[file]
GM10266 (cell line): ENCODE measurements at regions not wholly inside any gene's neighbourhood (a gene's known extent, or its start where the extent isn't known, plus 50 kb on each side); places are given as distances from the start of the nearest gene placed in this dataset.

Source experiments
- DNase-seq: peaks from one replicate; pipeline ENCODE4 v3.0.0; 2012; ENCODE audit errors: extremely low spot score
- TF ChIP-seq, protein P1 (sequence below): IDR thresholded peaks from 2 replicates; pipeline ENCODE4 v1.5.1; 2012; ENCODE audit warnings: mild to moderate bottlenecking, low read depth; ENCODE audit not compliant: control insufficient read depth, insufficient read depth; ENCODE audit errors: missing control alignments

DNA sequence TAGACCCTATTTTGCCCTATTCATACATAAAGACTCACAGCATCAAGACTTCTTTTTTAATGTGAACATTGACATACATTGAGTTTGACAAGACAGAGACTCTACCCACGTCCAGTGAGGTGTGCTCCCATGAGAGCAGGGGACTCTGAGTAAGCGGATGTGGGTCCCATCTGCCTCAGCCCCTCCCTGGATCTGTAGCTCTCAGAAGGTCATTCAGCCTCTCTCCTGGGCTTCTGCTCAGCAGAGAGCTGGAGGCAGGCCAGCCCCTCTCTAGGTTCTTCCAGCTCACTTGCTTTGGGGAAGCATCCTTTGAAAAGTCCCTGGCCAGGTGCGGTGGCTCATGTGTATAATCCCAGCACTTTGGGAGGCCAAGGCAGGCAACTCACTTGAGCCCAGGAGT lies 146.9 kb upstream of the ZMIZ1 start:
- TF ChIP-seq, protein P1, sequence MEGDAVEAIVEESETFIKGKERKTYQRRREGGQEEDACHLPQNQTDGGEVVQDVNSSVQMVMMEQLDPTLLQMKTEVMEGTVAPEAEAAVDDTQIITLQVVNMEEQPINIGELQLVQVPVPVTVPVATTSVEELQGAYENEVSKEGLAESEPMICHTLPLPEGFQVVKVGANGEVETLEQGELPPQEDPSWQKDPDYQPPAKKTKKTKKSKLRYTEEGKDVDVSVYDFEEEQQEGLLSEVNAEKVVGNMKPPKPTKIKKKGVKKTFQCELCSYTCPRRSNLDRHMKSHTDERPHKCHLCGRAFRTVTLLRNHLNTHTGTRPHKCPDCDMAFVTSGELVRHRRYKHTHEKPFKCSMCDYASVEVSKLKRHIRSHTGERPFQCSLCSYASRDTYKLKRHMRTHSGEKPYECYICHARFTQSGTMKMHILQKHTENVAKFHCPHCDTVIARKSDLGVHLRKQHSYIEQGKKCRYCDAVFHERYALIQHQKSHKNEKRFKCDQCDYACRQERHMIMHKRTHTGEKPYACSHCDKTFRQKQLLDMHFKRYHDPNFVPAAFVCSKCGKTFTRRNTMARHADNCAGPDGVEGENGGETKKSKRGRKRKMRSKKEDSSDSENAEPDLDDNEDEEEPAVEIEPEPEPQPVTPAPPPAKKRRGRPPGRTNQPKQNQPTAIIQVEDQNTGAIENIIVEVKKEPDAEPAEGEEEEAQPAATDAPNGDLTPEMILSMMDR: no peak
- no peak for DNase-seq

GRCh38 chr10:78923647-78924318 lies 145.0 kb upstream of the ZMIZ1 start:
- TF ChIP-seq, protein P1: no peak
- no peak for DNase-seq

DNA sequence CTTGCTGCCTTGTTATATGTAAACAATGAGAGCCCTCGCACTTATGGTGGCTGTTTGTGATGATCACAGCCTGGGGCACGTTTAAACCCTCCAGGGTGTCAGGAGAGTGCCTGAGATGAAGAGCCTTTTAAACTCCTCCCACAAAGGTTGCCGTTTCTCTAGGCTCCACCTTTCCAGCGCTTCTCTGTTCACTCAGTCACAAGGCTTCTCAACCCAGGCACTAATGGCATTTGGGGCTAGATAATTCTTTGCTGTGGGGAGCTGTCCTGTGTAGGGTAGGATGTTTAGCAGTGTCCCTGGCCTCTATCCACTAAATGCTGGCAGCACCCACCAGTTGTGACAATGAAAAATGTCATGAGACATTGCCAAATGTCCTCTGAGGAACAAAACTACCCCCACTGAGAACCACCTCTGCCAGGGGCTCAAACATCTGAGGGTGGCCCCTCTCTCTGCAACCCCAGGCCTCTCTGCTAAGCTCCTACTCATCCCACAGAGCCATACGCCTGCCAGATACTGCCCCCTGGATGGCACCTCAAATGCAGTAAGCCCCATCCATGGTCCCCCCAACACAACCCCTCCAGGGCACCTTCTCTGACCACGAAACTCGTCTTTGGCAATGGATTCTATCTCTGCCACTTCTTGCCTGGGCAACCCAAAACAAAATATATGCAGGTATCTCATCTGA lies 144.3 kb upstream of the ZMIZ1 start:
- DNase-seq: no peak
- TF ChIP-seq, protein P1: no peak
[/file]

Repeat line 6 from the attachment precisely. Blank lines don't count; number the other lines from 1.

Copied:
- TF ChIP-seq, protein P1, sequence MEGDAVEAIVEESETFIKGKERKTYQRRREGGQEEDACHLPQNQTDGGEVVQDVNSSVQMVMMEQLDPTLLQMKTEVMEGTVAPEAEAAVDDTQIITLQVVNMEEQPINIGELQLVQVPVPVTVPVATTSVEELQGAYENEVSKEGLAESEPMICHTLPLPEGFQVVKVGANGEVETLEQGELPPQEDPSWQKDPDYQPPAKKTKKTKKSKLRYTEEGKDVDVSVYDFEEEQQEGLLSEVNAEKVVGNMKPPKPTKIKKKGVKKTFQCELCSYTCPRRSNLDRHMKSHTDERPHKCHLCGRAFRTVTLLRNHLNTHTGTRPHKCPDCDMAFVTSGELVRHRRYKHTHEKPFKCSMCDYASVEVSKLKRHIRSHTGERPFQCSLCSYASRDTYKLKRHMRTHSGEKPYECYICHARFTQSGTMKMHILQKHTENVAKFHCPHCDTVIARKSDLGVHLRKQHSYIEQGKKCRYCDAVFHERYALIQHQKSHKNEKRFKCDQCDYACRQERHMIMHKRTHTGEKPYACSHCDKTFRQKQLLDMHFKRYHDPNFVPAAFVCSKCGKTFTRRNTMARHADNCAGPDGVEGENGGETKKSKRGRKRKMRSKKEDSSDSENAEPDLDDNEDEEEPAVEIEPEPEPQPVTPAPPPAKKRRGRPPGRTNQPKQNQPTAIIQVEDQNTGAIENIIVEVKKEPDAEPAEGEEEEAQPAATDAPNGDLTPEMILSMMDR: no peak